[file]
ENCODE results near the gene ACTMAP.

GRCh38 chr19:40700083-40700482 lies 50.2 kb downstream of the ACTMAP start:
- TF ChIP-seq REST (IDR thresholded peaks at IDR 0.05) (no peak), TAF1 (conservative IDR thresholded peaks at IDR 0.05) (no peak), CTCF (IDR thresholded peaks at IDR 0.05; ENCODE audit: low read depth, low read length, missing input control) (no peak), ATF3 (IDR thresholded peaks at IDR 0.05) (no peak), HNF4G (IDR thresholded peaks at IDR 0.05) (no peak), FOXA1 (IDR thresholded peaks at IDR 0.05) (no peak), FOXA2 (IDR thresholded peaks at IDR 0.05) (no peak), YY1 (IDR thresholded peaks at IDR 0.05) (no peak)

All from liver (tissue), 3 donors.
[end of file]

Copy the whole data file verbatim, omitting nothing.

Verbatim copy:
ENCODE results near the gene ACTMAP.

GRCh38 chr19:40700083-40700482 lies 50.2 kb downstream of the ACTMAP start:
- TF ChIP-seq REST (IDR thresholded peaks at IDR 0.05) (no peak), TAF1 (conservative IDR thresholded peaks at IDR 0.05) (no peak), CTCF (IDR thresholded peaks at IDR 0.05; ENCODE audit: low read depth, low read length, missing input control) (no peak), ATF3 (IDR thresholded peaks at IDR 0.05) (no peak), HNF4G (IDR thresholded peaks at IDR 0.05) (no peak), FOXA1 (IDR thresholded peaks at IDR 0.05) (no peak), FOXA2 (IDR thresholded peaks at IDR 0.05) (no peak), YY1 (IDR thresholded peaks at IDR 0.05) (no peak)

All from liver (tissue), 3 donors.